Mammoth Launch By Apple Leaves Fans, Critics Divided
Some media attendees professed to be disappointed that CEO Tim Cook didn’t unveil any new gadgets – but new gadgets are a rarity indeed at WWDC: this is an event aimed at app developers and how they can use Apple’s latest technology to bring stunning new features to iOS, Mac OS and Watch OS screens.
And on that score Apple certainly didn’t disappoint.
Biggest announcement was the arrival of Apple Music, a streaming service that will compete with Spotify and Pandora. It will be available on iPhones, iPads, iPod Touch, Macs, Apple TV and – a little later – Android smartphones. There’ll also be a new 24/7 Beats1 “radio station” anchored by DJs based in New York, Los Angeles, and London.
Apple Music will be available from June 30 in 100 nations, including Australia; US pricing is $9.99 a month; Australian pricing has yet to be announced, but the first three months will be free.
The Apple Watch gets a major update, Watch OS2, just six weeks after its launch – and yes, you’ll be able to watch video on it, though you may have to squint if you have the 38mm display version. Twitter’s Vine mobile video app will come to the Internet-connected wrist gizmo later this year.
Developers for the first time will have full access to key hardware features like the digital crown, taptic engine, heartrate sensor, accelerometer and microphone.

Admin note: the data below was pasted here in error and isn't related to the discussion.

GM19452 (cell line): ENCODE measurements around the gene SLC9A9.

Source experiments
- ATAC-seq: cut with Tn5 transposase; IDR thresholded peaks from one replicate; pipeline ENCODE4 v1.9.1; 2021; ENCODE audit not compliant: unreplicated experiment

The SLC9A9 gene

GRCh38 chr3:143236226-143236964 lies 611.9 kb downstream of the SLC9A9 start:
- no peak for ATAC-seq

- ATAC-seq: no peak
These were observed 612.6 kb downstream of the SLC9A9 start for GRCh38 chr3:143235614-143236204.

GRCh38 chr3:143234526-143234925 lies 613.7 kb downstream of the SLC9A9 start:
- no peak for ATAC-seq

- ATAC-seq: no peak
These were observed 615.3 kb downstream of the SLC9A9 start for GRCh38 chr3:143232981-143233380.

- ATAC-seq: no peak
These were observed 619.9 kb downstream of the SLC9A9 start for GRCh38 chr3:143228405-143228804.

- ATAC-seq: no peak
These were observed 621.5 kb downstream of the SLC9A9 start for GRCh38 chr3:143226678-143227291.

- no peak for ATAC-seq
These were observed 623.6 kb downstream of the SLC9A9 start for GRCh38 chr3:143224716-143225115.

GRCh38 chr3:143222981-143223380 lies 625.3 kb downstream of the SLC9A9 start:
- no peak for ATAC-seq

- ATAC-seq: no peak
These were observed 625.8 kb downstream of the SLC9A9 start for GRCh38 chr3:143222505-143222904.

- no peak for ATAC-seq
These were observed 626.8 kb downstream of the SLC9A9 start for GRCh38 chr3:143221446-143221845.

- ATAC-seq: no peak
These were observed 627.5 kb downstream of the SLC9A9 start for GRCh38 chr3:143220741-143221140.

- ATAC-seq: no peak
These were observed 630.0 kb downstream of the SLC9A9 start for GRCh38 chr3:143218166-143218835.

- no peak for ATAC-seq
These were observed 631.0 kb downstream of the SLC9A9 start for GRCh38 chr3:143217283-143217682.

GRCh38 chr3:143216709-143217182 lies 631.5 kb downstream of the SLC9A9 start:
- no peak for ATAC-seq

On the Mac, there’s a new version of Mac OS. Since it follows last year’s Yosemite version, it’s dubbed El Capitan – the name of the 3000ft sheer rock, pictured, that rises in the Yosemite National Park – and was memorably featured in Star Wars: the Final Frontier.
Major features include a Pinterest-type system for “pinning” favourite Web sites to the display; a new mute button to quickly silence browser audio from any tab; and a smarter version of Spotlight, Apple’s search system.
El Capitan will be available as a beta in July or a final version in the Australian spring.
New catch-up features on iOS, Apple’s operating system for smartphones and tablets, include true multi-tasking, allowing iPad users to work with two apps simultaneously side-by-side or, with a new picture-in-picture feature, to keep watching a video while browsing the Web.
Virtual assistant Siri is also getting smarter, automatically suggesting apps to launch or people to contact based on usage patterns, and notifying users when they need to leave for appointments.